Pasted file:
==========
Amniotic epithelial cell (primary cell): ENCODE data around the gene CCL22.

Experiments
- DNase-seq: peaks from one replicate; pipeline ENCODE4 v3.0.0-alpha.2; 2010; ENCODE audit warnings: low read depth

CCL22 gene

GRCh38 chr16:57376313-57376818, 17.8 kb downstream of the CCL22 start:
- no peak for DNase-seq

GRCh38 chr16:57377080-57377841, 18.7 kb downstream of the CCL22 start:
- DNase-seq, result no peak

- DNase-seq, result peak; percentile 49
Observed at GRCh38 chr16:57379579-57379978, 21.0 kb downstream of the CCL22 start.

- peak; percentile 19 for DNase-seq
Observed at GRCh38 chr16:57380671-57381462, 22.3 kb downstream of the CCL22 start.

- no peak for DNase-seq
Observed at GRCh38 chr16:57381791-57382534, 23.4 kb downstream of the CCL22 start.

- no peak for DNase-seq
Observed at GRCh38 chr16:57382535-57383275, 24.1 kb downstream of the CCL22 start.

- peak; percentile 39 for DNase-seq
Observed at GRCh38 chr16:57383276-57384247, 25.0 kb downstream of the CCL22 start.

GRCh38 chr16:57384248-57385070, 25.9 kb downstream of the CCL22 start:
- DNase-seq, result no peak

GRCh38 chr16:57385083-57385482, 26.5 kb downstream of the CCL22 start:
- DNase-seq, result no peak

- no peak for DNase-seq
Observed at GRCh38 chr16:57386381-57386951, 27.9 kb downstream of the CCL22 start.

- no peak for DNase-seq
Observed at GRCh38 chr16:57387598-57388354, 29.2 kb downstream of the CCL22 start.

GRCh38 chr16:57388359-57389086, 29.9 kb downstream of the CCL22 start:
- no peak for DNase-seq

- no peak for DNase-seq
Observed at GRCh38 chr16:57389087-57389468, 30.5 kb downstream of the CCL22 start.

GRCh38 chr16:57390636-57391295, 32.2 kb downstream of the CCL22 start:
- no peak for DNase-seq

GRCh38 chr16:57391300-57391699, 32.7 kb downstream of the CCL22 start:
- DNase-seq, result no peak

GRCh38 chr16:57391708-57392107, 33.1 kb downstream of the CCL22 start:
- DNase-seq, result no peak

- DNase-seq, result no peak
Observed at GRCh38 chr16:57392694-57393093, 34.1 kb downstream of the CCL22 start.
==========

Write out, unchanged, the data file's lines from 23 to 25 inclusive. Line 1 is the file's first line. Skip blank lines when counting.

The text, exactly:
- no peak for DNase-seq
Observed at GRCh38 chr16:57386381-57386951, 27.9 kb downstream of the CCL22 start.

- no peak for DNase-seq